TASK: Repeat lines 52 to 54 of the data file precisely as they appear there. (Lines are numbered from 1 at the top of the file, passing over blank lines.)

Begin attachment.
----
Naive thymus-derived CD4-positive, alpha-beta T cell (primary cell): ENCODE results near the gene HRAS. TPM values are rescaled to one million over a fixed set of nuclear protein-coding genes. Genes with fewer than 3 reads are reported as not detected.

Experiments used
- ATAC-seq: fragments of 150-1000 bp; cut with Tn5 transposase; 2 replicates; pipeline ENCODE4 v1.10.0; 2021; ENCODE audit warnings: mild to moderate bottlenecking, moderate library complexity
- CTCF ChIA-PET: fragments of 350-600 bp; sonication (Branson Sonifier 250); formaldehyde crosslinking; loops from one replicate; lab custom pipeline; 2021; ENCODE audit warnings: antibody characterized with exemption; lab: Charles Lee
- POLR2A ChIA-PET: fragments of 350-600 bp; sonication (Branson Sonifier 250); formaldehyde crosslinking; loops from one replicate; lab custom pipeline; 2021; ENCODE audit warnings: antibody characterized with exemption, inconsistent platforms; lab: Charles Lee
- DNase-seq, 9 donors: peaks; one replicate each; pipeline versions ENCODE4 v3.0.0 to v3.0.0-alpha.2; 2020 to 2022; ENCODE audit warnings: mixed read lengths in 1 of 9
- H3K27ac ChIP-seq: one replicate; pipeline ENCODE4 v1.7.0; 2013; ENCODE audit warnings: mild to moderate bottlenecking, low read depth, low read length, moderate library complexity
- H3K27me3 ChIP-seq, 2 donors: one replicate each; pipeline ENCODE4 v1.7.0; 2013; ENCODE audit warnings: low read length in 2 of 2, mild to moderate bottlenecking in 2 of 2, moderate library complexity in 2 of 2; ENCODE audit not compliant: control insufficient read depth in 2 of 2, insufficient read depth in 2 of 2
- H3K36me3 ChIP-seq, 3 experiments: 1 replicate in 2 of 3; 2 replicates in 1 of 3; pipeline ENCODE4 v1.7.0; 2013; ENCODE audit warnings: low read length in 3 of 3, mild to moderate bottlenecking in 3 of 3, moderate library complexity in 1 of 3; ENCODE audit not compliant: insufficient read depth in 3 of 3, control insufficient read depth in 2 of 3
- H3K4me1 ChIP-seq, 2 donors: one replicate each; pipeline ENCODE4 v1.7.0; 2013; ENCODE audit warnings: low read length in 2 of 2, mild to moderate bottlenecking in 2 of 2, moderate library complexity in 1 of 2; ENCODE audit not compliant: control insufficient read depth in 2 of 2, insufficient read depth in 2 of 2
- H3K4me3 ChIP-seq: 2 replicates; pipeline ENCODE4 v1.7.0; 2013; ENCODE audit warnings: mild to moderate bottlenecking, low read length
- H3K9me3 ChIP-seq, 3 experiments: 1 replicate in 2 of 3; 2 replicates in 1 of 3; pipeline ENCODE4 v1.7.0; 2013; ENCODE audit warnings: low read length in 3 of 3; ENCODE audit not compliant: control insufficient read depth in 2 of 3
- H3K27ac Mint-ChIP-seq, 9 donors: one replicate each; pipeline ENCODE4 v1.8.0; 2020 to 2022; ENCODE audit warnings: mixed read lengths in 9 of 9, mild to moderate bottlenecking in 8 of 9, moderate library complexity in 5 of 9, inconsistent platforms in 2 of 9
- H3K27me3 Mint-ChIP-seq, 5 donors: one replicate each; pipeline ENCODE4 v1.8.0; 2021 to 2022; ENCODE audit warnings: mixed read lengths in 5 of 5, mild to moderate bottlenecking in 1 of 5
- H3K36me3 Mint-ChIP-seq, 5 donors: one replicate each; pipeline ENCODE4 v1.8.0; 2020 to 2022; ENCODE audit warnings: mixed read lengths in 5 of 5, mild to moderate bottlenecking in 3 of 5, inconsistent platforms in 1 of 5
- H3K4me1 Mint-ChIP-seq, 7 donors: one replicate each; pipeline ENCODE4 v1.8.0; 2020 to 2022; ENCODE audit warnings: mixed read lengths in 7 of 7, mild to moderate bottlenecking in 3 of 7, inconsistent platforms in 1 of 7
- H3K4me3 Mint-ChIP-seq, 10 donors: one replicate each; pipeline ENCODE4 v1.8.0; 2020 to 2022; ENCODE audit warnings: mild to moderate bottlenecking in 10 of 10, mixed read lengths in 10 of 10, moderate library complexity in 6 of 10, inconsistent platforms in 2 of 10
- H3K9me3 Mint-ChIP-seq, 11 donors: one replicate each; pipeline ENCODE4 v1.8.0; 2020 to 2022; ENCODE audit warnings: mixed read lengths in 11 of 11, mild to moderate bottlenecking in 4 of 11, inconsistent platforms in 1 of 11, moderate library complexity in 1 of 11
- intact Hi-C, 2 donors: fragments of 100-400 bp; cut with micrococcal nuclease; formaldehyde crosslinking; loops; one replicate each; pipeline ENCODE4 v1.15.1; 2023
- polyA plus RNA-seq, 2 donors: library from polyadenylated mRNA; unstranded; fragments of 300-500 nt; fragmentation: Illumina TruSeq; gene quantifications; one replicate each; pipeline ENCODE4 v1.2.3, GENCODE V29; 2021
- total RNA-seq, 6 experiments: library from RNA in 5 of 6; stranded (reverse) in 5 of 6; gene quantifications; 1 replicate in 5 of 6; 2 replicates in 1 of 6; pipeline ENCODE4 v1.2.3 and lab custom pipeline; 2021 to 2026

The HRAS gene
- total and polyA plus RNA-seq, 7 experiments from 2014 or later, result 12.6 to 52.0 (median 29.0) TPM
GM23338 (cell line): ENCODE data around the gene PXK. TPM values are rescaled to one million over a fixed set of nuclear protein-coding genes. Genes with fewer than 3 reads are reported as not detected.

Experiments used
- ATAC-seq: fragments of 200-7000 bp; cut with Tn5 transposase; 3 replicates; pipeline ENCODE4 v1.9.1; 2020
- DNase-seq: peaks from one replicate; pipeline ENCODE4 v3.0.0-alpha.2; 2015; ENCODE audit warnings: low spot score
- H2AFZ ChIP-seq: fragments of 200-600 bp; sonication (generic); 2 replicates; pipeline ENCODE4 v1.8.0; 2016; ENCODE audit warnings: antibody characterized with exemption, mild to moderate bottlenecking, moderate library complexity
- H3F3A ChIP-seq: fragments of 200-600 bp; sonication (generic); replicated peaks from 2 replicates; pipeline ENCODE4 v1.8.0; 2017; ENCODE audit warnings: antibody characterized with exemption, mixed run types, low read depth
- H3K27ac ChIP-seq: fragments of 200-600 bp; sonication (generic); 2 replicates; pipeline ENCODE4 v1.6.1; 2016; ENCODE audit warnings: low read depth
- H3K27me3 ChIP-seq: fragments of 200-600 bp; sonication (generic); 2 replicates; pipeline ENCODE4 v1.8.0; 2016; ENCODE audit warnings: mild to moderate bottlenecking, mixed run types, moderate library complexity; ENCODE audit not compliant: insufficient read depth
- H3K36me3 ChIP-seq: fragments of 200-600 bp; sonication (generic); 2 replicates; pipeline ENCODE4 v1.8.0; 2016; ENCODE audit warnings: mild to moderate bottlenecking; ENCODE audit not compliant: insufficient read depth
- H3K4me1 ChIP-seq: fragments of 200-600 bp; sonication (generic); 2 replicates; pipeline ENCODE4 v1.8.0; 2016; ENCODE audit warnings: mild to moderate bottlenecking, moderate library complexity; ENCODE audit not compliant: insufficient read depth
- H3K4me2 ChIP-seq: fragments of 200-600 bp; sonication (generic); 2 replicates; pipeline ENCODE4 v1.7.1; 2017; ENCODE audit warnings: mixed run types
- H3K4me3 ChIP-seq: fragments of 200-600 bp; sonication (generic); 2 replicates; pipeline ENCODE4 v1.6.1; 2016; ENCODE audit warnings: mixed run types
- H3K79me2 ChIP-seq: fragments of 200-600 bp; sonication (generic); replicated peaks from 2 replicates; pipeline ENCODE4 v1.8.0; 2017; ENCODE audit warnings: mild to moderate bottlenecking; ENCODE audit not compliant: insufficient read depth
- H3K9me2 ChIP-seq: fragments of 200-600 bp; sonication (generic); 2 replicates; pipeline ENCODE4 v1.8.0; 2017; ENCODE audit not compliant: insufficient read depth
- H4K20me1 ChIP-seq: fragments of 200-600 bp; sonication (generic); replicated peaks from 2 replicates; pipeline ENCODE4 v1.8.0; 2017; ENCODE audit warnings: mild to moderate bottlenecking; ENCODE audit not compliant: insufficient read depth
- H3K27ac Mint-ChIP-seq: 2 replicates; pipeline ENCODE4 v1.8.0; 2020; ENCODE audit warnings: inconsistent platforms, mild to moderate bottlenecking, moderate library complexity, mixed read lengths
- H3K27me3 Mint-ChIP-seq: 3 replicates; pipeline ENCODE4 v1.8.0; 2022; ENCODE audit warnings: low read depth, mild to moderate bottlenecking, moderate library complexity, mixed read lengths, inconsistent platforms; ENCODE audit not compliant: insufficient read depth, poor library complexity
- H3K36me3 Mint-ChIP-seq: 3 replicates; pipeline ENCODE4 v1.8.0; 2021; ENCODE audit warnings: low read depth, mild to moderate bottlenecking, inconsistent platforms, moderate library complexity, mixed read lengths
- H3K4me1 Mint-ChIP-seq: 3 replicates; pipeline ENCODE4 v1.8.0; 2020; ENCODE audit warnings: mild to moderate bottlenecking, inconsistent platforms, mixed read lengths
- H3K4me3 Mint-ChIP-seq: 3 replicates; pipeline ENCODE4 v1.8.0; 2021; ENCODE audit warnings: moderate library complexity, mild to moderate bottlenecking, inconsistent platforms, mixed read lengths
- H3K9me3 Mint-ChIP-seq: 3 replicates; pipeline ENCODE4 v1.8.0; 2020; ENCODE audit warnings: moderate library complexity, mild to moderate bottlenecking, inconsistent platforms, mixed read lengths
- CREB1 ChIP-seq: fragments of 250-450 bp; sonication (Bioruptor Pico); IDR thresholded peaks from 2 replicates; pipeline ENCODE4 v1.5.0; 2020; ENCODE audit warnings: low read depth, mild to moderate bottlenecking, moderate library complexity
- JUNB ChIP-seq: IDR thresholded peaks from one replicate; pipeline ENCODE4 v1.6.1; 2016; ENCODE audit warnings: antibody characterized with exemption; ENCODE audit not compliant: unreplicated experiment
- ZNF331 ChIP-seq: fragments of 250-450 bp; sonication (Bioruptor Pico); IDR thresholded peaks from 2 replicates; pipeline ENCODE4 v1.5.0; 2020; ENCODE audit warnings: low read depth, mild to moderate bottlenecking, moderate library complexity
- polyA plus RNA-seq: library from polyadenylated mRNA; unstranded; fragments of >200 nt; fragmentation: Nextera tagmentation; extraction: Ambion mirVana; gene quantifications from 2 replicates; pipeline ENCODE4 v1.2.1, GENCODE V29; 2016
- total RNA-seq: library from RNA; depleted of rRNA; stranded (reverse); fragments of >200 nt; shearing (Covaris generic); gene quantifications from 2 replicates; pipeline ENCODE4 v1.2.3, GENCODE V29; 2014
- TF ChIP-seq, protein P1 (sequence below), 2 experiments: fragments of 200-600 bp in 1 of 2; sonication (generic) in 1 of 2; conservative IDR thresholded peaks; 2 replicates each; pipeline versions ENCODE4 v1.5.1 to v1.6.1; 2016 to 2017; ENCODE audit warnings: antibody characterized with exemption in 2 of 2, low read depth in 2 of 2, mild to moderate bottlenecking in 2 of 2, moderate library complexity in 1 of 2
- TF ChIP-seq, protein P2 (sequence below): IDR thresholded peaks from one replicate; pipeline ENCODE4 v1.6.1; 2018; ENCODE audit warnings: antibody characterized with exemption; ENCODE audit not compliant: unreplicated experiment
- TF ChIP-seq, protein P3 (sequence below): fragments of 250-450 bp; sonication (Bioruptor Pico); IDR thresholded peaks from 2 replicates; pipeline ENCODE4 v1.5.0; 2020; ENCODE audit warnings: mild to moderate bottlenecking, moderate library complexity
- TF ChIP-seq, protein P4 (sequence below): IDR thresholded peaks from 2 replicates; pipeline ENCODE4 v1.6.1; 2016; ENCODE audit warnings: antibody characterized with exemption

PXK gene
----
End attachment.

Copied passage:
- TF ChIP-seq, protein P3 (sequence below): fragments of 250-450 bp; sonication (Bioruptor Pico); IDR thresholded peaks from 2 replicates; pipeline ENCODE4 v1.5.0; 2020; ENCODE audit warnings: mild to moderate bottlenecking, moderate library complexity
- TF ChIP-seq, protein P4 (sequence below): IDR thresholded peaks from 2 replicates; pipeline ENCODE4 v1.6.1; 2016; ENCODE audit warnings: antibody characterized with exemption

PXK gene